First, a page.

posted on Dec, 4 2005 @ 10:21 AM
Originally posted by dave_54
Isn't that assuming the original migrants all spoke one language? I thought at least two, possibly three or more distinct, mitochondrial DNA
histories have been found in Native Americans.
No, actually this theory DOES take into account a couple of things: that there were three to four huge migrations (where a whole "nation" moved over
a period of time) and a long sequence of small groups coming across the very easy to cross Bering Strait... and on the opposite side, that a few made
it across from Europe during the ice ages.
If you look at the map above, the most recent languages (the Athabaskan) overlay a broad area... but the OLDEST languages are isolated pockets among
the blankets of other languages. These oldest languages share common roots, but may be incomprehensible to other subgroups.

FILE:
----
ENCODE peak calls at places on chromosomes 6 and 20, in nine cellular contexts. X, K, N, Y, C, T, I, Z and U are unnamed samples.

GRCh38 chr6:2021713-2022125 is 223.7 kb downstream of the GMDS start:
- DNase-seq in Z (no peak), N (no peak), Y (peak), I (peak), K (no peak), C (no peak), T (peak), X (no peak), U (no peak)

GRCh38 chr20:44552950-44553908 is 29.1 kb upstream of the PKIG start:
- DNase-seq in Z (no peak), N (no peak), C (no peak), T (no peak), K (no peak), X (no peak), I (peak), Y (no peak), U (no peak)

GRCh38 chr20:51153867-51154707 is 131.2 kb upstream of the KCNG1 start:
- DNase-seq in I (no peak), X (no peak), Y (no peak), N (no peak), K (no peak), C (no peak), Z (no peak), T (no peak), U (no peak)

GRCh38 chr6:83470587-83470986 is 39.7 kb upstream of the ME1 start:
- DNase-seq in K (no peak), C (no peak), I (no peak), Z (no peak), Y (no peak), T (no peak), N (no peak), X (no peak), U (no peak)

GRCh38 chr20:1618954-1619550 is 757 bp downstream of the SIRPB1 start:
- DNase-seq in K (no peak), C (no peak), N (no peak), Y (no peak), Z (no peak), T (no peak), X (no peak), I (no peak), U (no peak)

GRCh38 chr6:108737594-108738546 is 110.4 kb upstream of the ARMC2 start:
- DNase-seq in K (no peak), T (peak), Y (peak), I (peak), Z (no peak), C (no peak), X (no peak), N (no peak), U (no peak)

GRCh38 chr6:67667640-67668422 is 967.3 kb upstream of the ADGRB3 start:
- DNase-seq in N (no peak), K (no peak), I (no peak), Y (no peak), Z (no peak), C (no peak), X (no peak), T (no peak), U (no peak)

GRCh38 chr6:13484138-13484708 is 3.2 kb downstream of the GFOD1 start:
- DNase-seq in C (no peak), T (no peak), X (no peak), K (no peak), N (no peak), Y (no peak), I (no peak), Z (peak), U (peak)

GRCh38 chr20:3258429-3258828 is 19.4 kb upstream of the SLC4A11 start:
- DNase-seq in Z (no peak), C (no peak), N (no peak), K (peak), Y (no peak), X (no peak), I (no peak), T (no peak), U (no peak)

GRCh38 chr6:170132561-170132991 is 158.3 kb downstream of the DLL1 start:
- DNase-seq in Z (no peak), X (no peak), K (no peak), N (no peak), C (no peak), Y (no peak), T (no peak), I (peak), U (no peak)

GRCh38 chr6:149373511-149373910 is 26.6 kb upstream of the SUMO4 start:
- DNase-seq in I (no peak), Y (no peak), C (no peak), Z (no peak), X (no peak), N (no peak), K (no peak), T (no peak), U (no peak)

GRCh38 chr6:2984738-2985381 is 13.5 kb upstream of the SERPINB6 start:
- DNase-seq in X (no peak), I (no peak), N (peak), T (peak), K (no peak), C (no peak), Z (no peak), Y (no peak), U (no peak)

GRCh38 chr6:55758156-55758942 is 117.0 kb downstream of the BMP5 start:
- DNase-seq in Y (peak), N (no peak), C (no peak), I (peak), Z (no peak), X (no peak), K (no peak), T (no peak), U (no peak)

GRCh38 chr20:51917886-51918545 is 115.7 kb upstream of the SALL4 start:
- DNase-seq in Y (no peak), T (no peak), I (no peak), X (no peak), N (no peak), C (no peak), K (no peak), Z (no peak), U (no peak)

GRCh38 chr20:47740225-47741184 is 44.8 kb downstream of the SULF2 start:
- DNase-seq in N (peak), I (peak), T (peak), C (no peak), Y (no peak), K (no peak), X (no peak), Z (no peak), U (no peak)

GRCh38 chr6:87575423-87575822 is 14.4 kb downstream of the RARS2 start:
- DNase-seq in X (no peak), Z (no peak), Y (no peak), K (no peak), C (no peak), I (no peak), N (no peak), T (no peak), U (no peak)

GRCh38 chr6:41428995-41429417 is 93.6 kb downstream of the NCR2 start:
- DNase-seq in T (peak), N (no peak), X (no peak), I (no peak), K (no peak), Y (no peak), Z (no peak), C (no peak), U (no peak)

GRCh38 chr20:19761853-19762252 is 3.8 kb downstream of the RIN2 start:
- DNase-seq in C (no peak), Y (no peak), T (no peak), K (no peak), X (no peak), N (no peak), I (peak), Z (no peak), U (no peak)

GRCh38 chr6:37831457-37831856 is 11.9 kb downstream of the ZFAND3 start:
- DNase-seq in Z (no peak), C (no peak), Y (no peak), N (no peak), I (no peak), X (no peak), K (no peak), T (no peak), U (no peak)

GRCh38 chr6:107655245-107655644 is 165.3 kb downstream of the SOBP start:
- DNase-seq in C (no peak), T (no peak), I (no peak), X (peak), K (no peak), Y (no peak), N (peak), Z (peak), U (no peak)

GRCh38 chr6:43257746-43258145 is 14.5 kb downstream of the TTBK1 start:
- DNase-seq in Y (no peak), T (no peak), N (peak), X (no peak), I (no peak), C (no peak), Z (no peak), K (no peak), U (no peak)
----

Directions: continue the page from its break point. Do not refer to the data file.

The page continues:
The Chumash language, for instance, has six distinct and different sublanguages. Speakers of any sublanguage can NOT understand the other
sublanguages. This is another indication of a very old language and a very old people.
[quote This would suggest the migrants originally came from more than one Asian location and thus would most likely have differing original languages.
It is believed there were multiple migration events over time, with some, but not all, of the earlier peoples dying out and the later migrants carved
out their own niche in the Americas.
Exactly! "Yes" to both points.